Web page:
UK Millennials are becoming more and more impassioned about what marks a force for good in our society against what doesn’t. According to Deloitte, 56% of Millennials have ruled out working for companies because of their values or conduct and 63% of those respondents expect companies they work for to actively contribute to society.

There is a clear aversion against organisations that do not add value to the society in which it exist. Why then, is the charity sector still perceived as an old lady’s game? And what can charities do to revert this stereotype in order to better harness the millennial moral conscience?

The Moral Millennial

It is no secret to those that work in the charity sector that being a donor is not just a matter of ‘doing good’. With so many charities independent in and of themselves, and others working as independent branches, charities often provide vital research, which supports the progression of society. It is therefore necessary your vital research continues to be funded. You might consider using your stats to win over the data-keen mindsets that many millennials have. The political movements that are gaining momentum right now would not and will not have legs to continue without the support of research, of which many charities provide.

Fill In Your Financials

With the rise of an internet culture that makes every young person their own researcher, the last thing a ninja researcher wants to see is a charity without financials. More than that, they will want to see a detailed overview of expenditure. After a small minority of charities branded the sector as greedy and untrustworthy through a number of public scandals, trust needs to be brought back in a big and powerful way. Trust that will come from honesty, directness, and making as many inner and outer workings of your organisation visible for public viewing.

In the 2018 Global Trends in Giving Report which acquired 1,049 respondents, 12% of people said they didn’t trust organisation to spend their money well. Young people in particular want to know what you’re doing and why, and they want to be able to easily access to this information.

Appeal To People’s Desire To Grow

Research shows that opportunities to learn and grow are the only aspect of retention that separates millennial needs from non-millennials. Corporate managers that don’t provide real opportunities can expect to lose demotivated younger staff and therefore also less likely to attract newbies. With so many corporations lacking effective CSR strategies, this means that there is a huge untapped market of young professionals who are eager to grow their skillset whilst working as part of a socially conscious organisation.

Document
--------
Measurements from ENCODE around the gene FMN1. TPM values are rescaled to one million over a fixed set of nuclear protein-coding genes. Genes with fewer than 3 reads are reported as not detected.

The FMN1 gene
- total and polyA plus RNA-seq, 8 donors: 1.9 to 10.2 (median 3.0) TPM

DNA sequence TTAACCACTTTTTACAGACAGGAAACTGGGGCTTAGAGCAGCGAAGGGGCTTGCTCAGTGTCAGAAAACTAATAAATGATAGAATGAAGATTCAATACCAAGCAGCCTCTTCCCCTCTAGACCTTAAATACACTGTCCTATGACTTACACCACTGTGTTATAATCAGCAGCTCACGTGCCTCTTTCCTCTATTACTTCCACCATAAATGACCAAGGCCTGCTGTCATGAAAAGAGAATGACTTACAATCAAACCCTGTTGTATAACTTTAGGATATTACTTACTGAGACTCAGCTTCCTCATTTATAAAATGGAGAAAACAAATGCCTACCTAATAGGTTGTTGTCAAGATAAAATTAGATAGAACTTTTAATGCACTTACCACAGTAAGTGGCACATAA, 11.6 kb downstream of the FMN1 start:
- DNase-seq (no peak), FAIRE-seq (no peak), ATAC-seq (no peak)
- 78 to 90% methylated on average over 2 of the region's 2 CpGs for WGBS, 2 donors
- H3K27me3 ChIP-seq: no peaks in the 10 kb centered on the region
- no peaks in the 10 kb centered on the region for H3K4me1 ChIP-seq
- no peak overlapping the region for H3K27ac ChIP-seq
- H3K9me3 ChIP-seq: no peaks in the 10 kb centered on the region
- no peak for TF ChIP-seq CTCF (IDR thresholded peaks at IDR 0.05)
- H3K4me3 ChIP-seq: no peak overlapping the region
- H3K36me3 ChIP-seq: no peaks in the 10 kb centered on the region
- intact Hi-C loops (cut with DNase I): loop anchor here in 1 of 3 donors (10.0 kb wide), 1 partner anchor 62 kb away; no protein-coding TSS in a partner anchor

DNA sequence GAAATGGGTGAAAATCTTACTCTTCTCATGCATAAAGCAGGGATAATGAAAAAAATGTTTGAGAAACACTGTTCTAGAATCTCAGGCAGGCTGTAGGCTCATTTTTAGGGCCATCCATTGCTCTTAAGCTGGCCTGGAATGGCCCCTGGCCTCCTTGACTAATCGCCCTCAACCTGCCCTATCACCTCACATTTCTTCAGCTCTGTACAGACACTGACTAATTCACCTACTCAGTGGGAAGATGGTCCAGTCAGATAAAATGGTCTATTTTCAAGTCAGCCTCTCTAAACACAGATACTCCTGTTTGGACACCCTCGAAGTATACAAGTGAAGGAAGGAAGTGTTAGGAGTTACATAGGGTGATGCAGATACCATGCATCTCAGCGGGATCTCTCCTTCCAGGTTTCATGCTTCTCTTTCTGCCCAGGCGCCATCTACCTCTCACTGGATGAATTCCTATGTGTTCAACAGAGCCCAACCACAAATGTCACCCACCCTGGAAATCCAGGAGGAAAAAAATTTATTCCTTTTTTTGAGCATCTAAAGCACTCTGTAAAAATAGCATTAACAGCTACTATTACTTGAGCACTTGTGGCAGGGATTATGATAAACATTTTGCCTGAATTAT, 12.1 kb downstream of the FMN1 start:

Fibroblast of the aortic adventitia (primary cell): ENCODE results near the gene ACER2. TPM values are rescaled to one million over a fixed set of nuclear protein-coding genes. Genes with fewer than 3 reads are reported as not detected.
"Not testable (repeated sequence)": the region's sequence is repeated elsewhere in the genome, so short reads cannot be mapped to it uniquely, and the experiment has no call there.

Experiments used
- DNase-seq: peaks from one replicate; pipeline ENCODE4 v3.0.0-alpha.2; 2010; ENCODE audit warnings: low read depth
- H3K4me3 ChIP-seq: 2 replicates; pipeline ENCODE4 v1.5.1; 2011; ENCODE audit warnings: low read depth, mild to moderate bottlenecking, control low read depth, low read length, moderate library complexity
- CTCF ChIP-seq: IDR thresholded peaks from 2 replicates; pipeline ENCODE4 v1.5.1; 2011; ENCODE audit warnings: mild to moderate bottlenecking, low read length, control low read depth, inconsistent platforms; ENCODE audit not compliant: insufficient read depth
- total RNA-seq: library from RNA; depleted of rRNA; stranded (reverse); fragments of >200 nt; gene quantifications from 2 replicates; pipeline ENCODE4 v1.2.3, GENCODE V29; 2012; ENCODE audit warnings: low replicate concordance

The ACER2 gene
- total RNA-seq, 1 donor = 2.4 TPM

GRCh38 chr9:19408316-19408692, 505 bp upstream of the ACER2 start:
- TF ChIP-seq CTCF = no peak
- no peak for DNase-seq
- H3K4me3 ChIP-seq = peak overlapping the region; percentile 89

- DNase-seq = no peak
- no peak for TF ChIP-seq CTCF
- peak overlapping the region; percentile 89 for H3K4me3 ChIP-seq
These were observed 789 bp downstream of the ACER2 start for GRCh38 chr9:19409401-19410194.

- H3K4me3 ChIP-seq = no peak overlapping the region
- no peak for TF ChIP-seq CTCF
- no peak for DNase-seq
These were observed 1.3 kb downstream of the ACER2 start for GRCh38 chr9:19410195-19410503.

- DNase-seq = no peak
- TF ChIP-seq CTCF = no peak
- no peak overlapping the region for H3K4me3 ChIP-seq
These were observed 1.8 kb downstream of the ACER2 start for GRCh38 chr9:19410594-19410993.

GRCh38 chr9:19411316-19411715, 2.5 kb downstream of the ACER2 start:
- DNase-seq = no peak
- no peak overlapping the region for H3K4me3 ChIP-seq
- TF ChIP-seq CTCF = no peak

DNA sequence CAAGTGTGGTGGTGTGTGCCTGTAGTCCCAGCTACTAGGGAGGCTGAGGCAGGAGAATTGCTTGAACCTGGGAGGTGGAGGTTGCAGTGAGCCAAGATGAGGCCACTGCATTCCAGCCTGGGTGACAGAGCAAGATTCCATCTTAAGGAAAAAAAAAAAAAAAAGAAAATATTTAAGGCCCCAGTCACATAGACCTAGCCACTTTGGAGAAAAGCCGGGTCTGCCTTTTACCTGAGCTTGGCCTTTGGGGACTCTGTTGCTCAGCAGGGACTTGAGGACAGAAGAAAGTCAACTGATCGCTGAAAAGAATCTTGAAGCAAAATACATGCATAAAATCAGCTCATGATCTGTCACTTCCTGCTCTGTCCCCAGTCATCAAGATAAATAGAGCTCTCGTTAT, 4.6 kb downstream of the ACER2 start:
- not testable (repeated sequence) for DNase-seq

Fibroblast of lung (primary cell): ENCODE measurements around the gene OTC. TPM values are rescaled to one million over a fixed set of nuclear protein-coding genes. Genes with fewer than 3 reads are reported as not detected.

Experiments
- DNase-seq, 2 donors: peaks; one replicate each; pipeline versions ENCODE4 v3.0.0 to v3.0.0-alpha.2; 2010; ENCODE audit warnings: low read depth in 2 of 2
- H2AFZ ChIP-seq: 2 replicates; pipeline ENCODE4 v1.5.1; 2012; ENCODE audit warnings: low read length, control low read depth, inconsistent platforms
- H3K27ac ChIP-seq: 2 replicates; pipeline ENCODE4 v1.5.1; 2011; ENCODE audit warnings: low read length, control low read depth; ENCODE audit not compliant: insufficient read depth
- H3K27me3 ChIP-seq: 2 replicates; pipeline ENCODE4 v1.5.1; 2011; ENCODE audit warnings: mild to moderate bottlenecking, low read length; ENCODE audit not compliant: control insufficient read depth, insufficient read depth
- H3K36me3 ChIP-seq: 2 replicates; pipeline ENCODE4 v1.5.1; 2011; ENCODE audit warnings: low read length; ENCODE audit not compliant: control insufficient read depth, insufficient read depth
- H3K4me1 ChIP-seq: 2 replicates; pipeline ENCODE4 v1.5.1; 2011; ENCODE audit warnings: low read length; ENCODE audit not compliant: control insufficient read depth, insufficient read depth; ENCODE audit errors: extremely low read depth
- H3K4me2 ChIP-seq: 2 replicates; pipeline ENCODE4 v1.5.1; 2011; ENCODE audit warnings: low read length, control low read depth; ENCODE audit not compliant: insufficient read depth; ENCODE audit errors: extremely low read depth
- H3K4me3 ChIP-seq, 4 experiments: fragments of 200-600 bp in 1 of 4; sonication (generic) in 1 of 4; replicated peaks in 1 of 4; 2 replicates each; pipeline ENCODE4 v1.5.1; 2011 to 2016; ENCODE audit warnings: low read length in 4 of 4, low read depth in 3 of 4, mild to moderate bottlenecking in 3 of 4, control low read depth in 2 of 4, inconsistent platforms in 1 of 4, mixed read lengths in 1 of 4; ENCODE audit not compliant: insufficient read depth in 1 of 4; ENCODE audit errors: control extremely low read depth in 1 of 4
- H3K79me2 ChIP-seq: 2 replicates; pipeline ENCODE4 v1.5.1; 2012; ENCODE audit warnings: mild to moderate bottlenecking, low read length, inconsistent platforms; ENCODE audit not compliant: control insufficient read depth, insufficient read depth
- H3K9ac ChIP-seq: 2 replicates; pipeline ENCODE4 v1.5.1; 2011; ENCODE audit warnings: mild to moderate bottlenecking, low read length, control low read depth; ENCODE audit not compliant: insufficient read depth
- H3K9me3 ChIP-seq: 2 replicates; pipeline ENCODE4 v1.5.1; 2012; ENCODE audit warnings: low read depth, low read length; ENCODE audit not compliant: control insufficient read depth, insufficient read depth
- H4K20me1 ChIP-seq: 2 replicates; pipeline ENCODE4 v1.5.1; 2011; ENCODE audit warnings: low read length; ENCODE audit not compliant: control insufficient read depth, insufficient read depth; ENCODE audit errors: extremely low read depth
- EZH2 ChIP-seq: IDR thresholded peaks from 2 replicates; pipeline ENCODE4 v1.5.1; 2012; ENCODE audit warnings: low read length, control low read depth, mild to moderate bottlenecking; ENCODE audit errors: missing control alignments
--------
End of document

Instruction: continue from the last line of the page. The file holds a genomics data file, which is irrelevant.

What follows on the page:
On top of this, recruitment companies are far more likely to employ young adults who ave worked with a charity, it shows integrity. In Deloitte’s 2016 Impact Survey, results indicate that volunteering experience may play a big role in building leadership skills considered to be “must haves” for successful leaders. Let these facts be known by letting them shine through in your communications with potential donors. Let it be known that donating to charity is a personal and career investment.

The Future Is Up To You

The future of charity depends on the sector’s ability to: reignite public trust; engage with younger populations in ways that are meaningful to them e.g. research-based work, transparent financials, and acting in ethically and responsibly ways. Particularly for millennials, the importance of clear intention and a transparent organisational structure when looking to partake in any kind of charity engagement is of the utmost importance.

To make your charity better equipped to engage new audiences and potentially volunteers, update your financials with the Charity Commission, claim and fill in your whatCharity profile for boosted visibility, and importantly, consider how your actions as an organisation hold up against the likely scrutiny of members of the public, people who are waiting for you to reignite their trust in the sector.